The Old Man sat with his back against an oak stump, a rod and reel propped in the crook of his knee, line leading down at a gentle angle and descending from sight at the point of a flowing V on the surface of the shallow creek. He sat with the bill of a mesh-backed cap tipped forward over his eyes, which were closed, his head tilted comfortably to one side.

“Patience,” he said, quietly, “is the name of the game when it’s hot.”

“I thought you were asleep,” I said.

“No, it’s hard to fish when you’re asleep,” he said. “I’m just being patient.”

Nothing had happened in the 20 minutes since we’d sat down, unless you counted the grasshoppers that had resumed stirring and the turtles whose heads had, by now, popped back into view by the far bank, eyeing the dead log perches they’d slid from as we walked up, considering whether it was safe to return.

Just upstream, inside the elbow of a sharp bend where last winter’s fallen gum tree left a hillside open to the sun, a copse of American beautyberry grew in a thick tangle, leaping over the horizontal trunk, spanning ground wide and high.

The purple berries shone in bunches like miniature grapes. They weren’t poisonous, but practically nothing that wasn’t starving ever ate them. Like cauliflower and carrots on a party vegetable tray, they were always the last to go.

Waiting for September

We’d come to the creek to find shade and some quiet, somewhere away from the view of eyes whose owners would have put us back to work. It was late August and, for the most part, the garden was in. We’d taken care of the corn, put up lots of butterbeans and shelled a surfeit of peas. The okra was pretty well played out and most of the season’s tempting experimentals from the Jackson & Perkins catalog had achieved all they were going to do.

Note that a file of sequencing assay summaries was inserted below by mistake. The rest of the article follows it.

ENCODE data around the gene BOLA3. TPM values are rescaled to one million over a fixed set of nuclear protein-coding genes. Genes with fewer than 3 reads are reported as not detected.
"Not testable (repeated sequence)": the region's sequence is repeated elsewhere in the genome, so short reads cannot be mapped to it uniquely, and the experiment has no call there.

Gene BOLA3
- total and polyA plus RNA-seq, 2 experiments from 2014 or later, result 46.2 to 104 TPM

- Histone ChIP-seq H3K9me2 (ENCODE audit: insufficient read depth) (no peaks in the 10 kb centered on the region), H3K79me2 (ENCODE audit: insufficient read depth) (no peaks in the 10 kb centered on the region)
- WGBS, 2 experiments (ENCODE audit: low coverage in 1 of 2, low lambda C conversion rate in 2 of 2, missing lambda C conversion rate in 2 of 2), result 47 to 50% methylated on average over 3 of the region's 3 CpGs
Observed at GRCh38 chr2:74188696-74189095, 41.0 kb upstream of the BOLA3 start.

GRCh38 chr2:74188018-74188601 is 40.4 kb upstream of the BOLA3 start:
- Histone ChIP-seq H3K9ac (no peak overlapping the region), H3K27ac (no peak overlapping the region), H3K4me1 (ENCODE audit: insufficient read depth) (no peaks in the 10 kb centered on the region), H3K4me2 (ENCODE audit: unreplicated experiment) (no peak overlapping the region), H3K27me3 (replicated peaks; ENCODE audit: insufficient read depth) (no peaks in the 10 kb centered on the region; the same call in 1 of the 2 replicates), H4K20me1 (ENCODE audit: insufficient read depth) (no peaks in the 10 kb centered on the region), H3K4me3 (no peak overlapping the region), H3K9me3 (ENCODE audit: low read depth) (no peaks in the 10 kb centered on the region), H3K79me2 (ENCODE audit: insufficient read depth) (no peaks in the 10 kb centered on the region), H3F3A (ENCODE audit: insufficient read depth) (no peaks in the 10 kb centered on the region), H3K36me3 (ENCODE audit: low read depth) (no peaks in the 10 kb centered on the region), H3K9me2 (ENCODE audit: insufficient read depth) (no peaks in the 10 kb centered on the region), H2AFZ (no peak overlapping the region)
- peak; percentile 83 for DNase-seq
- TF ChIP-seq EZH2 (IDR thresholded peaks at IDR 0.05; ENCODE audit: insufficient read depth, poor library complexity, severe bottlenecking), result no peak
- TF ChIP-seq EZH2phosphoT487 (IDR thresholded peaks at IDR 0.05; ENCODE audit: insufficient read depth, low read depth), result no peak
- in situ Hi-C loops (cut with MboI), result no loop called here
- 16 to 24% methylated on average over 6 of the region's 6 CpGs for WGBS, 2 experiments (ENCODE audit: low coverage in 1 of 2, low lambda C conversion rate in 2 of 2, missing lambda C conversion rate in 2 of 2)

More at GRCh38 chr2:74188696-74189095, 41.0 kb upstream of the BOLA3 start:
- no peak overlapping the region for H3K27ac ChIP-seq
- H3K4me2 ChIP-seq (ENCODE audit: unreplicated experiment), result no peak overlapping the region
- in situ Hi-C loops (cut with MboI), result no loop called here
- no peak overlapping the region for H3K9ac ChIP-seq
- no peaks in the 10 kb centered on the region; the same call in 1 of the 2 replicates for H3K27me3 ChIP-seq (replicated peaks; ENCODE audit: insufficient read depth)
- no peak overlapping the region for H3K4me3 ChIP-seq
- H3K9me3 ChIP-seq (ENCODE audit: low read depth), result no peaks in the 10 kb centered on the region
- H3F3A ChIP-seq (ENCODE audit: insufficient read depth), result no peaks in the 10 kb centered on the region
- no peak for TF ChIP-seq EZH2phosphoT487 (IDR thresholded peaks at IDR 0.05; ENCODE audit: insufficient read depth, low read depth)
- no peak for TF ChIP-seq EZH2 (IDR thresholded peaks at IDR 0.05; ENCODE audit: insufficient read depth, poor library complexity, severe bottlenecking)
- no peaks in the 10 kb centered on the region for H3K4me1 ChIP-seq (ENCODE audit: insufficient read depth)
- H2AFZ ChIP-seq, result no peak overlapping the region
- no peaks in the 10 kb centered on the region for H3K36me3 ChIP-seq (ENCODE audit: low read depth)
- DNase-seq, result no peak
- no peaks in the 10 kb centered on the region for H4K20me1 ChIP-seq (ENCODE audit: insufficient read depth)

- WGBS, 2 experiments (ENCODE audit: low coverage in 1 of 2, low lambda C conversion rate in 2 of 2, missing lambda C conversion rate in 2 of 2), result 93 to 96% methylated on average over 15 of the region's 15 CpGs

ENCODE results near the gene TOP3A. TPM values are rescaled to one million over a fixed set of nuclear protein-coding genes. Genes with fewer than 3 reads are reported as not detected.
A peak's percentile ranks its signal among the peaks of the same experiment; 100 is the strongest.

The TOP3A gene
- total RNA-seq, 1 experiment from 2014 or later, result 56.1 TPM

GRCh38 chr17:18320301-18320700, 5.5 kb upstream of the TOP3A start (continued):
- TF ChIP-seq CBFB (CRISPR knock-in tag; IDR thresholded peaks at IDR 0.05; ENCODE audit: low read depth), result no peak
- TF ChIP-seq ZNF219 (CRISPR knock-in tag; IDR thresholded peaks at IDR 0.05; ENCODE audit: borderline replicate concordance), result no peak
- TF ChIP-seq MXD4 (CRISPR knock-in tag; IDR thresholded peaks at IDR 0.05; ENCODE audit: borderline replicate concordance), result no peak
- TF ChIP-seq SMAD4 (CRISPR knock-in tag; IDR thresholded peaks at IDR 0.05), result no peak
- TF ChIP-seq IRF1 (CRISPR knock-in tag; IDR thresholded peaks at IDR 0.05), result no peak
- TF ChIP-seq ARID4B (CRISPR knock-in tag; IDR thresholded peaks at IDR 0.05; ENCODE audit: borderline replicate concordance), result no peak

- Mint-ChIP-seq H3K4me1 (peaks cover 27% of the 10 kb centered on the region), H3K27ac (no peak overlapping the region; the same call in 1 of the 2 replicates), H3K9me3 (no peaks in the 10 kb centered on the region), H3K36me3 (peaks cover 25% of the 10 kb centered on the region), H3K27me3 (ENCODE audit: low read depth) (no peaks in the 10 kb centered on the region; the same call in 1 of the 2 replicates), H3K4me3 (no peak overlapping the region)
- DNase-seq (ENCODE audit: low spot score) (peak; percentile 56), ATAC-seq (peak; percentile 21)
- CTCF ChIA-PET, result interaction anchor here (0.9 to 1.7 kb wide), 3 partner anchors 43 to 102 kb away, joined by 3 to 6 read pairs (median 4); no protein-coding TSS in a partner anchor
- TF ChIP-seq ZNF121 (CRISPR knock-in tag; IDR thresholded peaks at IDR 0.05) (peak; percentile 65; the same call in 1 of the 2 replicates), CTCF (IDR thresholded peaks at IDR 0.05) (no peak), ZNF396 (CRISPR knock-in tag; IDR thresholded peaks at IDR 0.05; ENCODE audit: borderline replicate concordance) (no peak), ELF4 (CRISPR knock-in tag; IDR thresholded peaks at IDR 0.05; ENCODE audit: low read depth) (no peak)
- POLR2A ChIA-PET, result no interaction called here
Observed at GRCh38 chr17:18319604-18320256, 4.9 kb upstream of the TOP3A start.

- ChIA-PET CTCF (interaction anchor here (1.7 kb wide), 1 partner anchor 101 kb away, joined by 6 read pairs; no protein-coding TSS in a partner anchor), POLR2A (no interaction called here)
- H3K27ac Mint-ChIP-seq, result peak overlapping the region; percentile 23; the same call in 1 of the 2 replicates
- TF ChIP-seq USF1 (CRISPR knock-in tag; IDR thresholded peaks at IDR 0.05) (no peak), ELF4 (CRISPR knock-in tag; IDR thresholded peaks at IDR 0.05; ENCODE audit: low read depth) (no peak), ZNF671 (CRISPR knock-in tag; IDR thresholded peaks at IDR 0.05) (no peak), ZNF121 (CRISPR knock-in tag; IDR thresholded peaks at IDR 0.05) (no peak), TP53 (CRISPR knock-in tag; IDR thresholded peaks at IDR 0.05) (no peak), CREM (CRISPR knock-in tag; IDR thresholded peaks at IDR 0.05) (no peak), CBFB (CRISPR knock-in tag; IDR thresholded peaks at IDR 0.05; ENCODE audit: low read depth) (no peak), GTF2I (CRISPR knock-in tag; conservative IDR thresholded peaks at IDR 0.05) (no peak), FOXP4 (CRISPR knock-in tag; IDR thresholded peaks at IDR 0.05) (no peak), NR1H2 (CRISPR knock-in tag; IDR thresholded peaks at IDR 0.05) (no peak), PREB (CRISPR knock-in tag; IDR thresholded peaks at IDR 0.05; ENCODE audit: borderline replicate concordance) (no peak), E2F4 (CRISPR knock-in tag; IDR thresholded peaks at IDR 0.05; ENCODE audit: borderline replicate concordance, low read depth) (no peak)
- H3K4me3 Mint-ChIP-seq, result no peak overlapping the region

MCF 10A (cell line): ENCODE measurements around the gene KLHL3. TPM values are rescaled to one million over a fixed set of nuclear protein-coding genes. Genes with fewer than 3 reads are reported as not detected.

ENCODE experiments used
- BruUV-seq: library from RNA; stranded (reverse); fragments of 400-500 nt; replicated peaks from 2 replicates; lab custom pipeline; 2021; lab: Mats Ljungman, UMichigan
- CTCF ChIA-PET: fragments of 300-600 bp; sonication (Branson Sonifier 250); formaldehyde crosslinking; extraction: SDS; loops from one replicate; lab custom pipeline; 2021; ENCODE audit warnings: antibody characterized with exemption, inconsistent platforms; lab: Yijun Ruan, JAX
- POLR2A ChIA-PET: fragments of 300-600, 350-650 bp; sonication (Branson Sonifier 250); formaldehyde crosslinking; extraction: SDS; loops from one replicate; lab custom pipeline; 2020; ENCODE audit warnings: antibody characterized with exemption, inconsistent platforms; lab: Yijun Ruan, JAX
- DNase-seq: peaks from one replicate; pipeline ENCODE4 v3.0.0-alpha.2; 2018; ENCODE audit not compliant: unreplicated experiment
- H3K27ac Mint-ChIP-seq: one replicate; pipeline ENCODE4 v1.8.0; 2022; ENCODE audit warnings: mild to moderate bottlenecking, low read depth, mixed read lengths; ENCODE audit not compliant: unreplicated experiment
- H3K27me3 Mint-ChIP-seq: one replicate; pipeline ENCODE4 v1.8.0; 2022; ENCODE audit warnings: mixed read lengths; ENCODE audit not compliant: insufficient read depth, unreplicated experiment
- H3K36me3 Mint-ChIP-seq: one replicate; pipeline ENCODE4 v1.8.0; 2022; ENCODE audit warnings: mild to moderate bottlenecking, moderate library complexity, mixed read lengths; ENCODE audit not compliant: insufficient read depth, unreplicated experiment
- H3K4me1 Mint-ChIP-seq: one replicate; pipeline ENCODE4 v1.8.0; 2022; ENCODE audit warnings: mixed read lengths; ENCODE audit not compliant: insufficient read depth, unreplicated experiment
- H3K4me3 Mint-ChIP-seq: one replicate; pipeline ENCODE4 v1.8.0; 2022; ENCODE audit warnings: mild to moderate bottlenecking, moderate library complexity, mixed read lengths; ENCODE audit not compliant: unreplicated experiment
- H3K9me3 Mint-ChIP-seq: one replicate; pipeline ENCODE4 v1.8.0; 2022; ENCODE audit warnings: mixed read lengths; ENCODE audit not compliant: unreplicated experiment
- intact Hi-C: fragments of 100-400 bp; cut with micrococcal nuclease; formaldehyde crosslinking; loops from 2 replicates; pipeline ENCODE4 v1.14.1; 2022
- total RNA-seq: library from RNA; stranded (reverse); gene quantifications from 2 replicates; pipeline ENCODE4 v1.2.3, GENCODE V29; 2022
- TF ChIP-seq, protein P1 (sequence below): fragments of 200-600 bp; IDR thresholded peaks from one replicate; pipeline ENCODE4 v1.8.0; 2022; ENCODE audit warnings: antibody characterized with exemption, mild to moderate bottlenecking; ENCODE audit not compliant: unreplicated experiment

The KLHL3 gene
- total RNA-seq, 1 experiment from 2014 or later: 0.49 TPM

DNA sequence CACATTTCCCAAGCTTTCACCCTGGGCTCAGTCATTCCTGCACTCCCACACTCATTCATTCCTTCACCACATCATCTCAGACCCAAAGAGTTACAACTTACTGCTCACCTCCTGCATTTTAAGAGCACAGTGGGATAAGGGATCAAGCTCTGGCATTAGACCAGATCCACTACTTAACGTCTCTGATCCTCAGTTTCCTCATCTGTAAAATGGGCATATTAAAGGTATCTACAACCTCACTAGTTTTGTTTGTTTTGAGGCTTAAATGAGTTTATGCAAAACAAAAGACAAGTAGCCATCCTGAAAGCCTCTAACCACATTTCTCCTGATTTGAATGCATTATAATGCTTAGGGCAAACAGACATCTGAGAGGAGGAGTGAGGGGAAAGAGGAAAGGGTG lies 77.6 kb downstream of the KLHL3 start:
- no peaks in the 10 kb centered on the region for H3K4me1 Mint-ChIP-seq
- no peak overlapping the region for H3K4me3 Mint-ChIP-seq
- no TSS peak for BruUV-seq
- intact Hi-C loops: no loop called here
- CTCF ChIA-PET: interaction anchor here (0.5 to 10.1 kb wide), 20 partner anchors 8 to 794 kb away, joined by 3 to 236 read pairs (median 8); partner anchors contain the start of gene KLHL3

We’d done enough serious fishing to stock the freezer and more than enough gardening to do the same. Now we were waiting out the hot weeks leading up to September, when the calendar would lie and tell us fall was almost at hand.

I reeled in my bait to check it, finding nothing had disturbed my hooks-worth of worms but the water itself.

“Want to move somewhere else?” I asked.

“Nope,” he said. “I’ve found what I’m looking for right here.”

“There’s nothing happening here at all,” I said.

“That,” he said, “is just what I was looking for.”

Kevin Tate is a freelance writer. Email

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